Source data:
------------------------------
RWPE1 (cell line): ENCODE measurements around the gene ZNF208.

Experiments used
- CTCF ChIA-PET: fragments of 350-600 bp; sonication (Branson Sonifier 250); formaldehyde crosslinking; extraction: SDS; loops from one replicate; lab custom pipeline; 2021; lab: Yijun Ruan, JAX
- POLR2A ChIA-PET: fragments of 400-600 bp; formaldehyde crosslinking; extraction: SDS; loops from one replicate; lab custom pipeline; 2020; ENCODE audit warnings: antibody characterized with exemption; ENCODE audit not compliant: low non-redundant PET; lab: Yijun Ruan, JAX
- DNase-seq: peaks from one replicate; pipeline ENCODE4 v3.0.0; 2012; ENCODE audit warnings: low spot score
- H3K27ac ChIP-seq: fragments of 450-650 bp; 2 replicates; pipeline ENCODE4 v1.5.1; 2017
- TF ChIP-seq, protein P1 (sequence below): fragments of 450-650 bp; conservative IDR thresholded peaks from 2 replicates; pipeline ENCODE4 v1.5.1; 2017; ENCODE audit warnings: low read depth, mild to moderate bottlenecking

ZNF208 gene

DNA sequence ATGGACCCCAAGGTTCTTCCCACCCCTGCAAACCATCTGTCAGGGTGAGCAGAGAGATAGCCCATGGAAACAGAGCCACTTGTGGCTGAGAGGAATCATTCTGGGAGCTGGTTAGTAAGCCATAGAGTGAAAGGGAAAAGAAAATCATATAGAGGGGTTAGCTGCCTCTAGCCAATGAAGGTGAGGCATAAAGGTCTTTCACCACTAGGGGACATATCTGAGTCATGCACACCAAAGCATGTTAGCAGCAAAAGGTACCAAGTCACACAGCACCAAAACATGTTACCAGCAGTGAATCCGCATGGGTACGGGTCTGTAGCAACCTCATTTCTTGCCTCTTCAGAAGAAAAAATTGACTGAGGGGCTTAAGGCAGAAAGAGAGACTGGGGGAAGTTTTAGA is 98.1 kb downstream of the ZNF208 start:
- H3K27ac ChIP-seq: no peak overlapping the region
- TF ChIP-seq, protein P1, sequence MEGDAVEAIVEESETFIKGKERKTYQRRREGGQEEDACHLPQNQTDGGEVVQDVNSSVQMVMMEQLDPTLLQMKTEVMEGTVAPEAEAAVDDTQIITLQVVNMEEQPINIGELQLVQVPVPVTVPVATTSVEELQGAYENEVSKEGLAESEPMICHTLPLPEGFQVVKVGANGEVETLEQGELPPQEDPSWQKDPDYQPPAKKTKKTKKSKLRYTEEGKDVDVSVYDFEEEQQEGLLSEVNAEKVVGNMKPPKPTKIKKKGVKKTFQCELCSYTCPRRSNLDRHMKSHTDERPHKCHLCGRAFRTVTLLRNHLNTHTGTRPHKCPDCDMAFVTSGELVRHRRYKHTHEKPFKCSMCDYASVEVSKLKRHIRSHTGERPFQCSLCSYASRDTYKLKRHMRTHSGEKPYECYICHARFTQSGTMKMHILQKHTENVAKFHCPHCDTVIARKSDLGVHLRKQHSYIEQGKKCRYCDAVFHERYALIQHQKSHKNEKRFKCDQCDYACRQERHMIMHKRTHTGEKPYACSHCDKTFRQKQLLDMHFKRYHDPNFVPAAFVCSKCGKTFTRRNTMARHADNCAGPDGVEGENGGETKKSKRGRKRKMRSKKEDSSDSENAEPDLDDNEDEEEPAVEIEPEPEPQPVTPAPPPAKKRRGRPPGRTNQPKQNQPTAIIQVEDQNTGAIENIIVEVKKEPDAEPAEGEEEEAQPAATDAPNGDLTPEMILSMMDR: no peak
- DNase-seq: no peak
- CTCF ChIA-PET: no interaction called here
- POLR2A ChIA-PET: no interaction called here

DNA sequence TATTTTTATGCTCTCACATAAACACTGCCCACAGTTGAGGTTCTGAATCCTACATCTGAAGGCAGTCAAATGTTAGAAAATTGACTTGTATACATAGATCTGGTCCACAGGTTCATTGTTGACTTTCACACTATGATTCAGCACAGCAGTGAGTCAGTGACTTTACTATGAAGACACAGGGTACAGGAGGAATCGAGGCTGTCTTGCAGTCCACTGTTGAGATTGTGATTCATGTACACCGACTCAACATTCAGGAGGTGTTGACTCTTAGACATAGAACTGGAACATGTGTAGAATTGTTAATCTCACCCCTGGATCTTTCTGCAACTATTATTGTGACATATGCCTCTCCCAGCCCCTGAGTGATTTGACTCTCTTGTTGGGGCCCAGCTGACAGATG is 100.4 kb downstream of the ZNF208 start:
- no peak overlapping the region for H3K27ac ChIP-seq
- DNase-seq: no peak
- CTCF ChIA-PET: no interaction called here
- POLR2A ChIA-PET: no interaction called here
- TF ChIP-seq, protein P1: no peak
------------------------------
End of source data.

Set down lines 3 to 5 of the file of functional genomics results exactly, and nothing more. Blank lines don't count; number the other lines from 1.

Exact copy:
- CTCF ChIA-PET: fragments of 350-600 bp; sonication (Branson Sonifier 250); formaldehyde crosslinking; extraction: SDS; loops from one replicate; lab custom pipeline; 2021; lab: Yijun Ruan, JAX
- POLR2A ChIA-PET: fragments of 400-600 bp; formaldehyde crosslinking; extraction: SDS; loops from one replicate; lab custom pipeline; 2020; ENCODE audit warnings: antibody characterized with exemption; ENCODE audit not compliant: low non-redundant PET; lab: Yijun Ruan, JAX
- DNase-seq: peaks from one replicate; pipeline ENCODE4 v3.0.0; 2012; ENCODE audit warnings: low spot score